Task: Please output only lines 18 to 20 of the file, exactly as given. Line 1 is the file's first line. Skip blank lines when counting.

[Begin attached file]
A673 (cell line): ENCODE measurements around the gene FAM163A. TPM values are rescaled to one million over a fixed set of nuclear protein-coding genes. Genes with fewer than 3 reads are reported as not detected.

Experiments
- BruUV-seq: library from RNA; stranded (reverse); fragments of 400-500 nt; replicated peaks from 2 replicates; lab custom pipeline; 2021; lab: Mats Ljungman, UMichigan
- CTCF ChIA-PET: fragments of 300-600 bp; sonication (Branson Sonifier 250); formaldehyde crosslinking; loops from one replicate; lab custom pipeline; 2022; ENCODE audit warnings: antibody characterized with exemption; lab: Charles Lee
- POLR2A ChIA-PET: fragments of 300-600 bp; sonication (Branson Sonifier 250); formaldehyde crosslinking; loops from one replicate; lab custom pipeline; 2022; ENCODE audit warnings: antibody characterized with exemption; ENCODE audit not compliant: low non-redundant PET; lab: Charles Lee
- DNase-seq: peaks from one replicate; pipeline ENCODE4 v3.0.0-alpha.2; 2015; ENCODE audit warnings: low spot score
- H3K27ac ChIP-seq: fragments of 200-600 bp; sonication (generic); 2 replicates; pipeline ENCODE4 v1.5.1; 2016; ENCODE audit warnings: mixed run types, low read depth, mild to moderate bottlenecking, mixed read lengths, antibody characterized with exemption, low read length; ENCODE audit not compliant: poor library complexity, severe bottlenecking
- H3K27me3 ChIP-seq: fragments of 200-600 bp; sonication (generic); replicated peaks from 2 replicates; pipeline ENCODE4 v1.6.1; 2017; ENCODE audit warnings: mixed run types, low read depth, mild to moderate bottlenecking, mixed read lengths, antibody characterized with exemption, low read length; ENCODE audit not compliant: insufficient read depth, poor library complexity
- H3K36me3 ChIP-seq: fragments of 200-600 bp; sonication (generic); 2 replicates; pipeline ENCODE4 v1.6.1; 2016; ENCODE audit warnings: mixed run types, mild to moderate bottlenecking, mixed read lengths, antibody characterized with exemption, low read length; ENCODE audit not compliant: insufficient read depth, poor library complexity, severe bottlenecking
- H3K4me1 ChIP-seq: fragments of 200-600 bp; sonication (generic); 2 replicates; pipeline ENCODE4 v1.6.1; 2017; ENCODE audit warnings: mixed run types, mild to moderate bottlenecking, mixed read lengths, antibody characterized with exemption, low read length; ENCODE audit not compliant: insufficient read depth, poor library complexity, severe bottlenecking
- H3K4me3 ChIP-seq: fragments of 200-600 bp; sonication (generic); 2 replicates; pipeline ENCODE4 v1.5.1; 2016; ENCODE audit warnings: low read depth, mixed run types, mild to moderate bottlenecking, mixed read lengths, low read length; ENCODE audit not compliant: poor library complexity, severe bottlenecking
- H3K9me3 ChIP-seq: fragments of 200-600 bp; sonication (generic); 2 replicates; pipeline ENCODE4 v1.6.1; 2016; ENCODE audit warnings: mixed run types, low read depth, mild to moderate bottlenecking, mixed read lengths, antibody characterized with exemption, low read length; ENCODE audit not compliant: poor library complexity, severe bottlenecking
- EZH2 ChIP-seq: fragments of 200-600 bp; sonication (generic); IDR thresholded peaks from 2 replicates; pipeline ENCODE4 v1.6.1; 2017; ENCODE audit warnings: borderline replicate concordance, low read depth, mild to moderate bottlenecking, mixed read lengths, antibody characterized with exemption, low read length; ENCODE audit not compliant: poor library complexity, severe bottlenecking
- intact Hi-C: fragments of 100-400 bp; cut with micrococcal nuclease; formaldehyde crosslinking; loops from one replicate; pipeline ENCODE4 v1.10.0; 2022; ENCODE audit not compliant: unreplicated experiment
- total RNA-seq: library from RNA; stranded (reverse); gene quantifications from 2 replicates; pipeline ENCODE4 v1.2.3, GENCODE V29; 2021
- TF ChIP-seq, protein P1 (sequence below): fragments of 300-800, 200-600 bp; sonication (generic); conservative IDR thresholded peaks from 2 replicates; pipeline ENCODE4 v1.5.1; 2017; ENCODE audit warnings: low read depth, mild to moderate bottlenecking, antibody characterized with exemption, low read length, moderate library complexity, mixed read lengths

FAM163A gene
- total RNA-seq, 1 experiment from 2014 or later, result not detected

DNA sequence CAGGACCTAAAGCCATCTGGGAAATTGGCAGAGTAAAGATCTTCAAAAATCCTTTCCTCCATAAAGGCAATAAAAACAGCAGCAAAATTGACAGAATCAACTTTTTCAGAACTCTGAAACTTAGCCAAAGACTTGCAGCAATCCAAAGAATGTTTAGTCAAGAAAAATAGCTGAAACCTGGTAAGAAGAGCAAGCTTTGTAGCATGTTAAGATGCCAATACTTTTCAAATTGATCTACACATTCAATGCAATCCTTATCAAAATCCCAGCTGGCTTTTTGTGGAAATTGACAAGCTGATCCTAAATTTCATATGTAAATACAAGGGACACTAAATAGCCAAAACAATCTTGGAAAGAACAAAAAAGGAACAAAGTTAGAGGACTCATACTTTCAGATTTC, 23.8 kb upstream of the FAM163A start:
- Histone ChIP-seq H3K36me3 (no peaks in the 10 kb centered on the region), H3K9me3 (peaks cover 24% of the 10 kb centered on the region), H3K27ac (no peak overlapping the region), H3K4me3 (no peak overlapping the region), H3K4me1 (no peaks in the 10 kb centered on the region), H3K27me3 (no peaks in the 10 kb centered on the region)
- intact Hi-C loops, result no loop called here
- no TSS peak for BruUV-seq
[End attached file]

- total RNA-seq, 1 experiment from 2014 or later, result not detected

DNA sequence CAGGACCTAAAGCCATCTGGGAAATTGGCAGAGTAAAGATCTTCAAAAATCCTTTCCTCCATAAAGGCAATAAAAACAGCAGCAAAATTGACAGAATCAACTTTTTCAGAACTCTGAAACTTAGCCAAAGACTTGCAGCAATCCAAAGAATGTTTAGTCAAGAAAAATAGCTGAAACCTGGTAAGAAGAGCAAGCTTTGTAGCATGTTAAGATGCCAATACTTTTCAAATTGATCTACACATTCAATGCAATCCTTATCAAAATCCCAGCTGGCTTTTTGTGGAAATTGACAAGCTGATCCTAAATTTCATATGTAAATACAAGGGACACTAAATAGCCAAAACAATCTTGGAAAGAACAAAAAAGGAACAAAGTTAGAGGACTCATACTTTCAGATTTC, 23.8 kb upstream of the FAM163A start:
- Histone ChIP-seq H3K36me3 (no peaks in the 10 kb centered on the region), H3K9me3 (peaks cover 24% of the 10 kb centered on the region), H3K27ac (no peak overlapping the region), H3K4me3 (no peak overlapping the region), H3K4me1 (no peaks in the 10 kb centered on the region), H3K27me3 (no peaks in the 10 kb centered on the region)